Bilateral functional asymmetry disparity in positive and negative schizophrenia revealed by resting-state fMRI☆
Review articleOpen access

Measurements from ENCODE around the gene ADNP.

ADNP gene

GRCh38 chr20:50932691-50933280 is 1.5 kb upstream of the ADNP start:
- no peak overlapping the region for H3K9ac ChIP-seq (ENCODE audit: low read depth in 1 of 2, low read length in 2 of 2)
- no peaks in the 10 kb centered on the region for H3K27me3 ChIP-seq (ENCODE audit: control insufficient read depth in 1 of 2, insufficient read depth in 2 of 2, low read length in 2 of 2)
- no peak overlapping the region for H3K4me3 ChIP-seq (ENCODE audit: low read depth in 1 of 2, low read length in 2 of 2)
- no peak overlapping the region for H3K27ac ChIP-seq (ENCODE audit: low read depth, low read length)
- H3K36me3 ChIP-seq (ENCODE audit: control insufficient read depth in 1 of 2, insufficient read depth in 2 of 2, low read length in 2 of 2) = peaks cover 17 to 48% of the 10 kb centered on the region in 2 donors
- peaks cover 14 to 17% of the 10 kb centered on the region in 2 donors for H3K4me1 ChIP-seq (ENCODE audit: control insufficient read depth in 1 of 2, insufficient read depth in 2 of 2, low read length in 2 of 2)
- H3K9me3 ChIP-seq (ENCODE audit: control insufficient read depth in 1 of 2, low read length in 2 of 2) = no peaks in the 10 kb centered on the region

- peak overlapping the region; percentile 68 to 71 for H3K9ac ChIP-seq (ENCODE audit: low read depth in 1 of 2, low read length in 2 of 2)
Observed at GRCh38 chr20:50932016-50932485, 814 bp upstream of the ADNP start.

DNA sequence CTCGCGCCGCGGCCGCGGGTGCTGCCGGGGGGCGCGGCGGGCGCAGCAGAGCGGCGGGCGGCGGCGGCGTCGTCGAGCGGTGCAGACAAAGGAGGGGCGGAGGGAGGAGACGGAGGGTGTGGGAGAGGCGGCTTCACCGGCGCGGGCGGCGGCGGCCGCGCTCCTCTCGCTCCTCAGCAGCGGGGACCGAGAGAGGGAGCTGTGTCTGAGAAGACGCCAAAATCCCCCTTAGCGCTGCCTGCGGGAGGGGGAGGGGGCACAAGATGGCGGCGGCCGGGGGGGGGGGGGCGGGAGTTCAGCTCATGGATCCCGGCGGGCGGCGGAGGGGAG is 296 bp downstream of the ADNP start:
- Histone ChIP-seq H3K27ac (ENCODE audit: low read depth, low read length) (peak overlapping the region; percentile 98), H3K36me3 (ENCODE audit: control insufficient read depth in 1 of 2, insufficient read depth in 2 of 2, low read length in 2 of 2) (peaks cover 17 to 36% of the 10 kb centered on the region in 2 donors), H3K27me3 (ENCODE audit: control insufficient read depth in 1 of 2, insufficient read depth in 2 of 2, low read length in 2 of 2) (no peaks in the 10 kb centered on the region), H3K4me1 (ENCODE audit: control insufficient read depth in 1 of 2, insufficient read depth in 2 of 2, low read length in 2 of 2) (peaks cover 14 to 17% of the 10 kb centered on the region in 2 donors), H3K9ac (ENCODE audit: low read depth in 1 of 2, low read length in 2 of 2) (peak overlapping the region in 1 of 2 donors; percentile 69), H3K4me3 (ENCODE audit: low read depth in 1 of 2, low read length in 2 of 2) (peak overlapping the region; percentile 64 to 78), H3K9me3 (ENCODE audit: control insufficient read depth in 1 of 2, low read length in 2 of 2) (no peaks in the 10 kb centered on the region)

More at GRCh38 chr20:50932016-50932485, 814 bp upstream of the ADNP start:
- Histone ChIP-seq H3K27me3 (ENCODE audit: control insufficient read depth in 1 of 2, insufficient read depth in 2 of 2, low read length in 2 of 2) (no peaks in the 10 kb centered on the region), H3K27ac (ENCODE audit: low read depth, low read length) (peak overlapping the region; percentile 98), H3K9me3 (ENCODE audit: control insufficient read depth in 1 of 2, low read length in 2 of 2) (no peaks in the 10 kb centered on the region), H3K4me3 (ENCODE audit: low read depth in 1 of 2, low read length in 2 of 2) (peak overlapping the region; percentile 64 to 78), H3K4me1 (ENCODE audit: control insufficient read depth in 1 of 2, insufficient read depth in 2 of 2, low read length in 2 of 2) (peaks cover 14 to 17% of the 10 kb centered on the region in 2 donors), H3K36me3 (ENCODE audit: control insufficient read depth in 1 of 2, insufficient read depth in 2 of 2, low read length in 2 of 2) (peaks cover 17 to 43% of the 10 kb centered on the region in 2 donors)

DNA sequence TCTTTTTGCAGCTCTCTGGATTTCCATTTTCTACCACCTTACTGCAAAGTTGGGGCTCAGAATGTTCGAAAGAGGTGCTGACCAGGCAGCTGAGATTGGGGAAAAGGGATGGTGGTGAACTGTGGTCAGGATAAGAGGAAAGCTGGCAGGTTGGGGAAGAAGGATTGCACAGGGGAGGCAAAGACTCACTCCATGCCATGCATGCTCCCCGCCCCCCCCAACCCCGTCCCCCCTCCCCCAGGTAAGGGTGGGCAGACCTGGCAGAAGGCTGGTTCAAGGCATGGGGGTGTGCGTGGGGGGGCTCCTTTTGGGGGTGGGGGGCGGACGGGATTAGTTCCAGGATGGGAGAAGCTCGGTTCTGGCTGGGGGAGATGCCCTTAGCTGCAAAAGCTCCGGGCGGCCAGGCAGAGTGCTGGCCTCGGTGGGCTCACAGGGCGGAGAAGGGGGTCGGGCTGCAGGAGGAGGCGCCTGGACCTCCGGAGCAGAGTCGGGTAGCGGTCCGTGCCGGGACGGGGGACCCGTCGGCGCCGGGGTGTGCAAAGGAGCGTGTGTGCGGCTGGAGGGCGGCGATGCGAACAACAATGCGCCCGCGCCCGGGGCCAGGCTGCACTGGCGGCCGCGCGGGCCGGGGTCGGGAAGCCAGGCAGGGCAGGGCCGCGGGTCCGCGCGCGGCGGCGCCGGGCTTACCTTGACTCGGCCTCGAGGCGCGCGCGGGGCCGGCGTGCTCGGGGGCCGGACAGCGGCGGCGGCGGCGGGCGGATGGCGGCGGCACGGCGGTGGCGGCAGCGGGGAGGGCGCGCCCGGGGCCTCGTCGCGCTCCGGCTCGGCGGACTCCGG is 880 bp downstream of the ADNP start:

AbstractBrain functional asymmetry abnormalities have previously been reported in schizophrenia. In the present study, we hypothesized that the pattern of functional asymmetry in schizophrenia may differ between patients suffering from positive and negative symptoms. We examined the relationship between altered asymmetry of functional connectivity and symptom type (positive/negative) using resting-state functional magnetic resonance imaging. We selected the dorsolateral prefrontal cortex, superior temporal gyrus, middle temporal gyrus and hippocampus as regions of interest, and analyzed functional connectivity patterns between these and other brain regions. Furthermore, a voxel-based two-level asymmetry analysis was conducted to investigate differences in the asymmetry of functional connectivity patterns within and between groups. Our results showed that patients exhibiting positive symptoms had significantly increased leftward asymmetry of functional connectivity. The negative symptom group, in contrast, exhibited increased rightward asymmetry of functional connectivity. The strength of the asymmetry in these regions was found to be significantly correlated with symptom ratings obtained using the Positive and Negative Syndrome Scale. These results suggest that predominantly positive and predominantly negative schizophrenia may have different neural underpinnings, and that certain regions in the frontal and temporal lobes, as well as the cingulate gyrus and precuneus, play important roles in mediating the symptoms of this complex disease. Our study also provided further evidence for the hypothesis that schizophrenia is related to abnormalities in functional brain networks.

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